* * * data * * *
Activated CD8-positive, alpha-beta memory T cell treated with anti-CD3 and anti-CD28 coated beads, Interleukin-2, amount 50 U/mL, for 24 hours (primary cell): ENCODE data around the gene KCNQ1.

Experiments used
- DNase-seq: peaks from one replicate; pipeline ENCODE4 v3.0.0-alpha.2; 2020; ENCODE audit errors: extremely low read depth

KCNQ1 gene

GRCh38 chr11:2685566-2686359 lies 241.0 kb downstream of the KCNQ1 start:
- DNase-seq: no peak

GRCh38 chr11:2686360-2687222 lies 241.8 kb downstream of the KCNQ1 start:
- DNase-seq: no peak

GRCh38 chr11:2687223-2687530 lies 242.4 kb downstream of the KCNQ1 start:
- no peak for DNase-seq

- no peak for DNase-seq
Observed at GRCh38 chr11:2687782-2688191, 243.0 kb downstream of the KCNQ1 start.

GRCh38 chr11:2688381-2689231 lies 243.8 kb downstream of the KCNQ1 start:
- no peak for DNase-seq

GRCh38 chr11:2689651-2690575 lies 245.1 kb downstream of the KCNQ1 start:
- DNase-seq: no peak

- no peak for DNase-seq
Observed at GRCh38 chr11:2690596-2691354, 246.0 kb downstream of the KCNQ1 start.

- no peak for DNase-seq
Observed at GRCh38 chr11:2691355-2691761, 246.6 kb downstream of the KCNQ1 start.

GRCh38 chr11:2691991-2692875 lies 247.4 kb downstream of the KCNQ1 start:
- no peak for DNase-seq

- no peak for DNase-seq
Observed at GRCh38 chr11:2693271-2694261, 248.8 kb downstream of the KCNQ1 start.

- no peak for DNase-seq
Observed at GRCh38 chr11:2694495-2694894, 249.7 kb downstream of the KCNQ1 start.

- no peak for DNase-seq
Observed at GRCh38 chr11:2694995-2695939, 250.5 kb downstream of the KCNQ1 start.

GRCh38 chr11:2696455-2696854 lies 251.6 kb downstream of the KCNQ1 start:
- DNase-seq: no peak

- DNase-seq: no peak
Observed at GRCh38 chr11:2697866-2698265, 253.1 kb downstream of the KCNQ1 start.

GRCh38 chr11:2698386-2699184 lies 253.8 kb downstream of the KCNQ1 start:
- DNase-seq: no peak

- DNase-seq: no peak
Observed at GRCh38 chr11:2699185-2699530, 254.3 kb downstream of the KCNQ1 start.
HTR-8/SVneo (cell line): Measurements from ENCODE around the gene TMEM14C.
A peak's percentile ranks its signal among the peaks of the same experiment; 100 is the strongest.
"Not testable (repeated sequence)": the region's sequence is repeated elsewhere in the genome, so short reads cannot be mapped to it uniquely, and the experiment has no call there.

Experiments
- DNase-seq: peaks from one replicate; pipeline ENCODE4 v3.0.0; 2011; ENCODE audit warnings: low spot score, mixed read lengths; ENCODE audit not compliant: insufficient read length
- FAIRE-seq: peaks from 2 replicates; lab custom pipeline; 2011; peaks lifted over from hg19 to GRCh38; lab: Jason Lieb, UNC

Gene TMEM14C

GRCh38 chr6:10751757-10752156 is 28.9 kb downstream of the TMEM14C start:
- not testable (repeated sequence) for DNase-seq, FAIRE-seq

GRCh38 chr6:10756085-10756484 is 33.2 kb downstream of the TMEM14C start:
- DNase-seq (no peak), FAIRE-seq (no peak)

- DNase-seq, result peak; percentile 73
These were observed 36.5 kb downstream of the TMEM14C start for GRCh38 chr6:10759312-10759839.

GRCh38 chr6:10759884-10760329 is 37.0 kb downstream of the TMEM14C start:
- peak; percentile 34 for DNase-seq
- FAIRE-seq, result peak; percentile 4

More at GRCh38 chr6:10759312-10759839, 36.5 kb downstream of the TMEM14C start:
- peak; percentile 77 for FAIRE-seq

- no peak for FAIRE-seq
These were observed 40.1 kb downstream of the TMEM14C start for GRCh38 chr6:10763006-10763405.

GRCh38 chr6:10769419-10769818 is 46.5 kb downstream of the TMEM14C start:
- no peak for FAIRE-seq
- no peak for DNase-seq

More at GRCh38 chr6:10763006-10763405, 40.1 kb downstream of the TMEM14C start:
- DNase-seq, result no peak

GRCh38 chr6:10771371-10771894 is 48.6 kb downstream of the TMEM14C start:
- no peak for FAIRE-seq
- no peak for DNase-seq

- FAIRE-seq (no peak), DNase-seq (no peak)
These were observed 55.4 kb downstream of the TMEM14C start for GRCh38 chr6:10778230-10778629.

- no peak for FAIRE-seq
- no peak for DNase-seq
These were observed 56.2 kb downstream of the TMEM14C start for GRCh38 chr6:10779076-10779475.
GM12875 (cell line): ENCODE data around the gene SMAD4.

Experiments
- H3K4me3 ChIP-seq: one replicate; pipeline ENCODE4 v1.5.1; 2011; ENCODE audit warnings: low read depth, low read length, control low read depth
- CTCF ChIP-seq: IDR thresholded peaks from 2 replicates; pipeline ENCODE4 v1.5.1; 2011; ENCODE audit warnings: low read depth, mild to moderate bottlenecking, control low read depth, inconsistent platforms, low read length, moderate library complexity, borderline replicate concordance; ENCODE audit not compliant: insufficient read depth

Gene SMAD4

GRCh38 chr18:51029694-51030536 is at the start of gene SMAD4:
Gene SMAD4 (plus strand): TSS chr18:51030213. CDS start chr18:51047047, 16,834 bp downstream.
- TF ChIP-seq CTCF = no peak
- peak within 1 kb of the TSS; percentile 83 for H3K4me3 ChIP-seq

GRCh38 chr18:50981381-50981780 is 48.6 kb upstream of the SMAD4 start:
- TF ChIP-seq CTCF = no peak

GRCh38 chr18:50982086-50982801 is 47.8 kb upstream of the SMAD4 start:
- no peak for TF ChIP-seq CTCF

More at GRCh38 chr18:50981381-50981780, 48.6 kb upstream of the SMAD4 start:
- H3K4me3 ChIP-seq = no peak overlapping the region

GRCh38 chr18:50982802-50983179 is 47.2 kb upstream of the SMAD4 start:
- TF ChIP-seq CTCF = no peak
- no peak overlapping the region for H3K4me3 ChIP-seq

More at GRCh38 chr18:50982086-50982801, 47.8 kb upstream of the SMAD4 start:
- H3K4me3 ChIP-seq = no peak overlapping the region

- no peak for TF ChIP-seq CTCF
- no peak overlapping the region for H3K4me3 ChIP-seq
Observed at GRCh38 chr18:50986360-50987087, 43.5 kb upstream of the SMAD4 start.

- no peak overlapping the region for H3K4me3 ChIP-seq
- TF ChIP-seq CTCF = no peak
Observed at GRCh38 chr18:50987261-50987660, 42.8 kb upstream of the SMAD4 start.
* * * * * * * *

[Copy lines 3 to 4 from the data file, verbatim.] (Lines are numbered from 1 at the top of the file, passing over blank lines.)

- DNase-seq: peaks from one replicate; pipeline ENCODE4 v3.0.0-alpha.2; 2020; ENCODE audit errors: extremely low read depth

KCNQ1 gene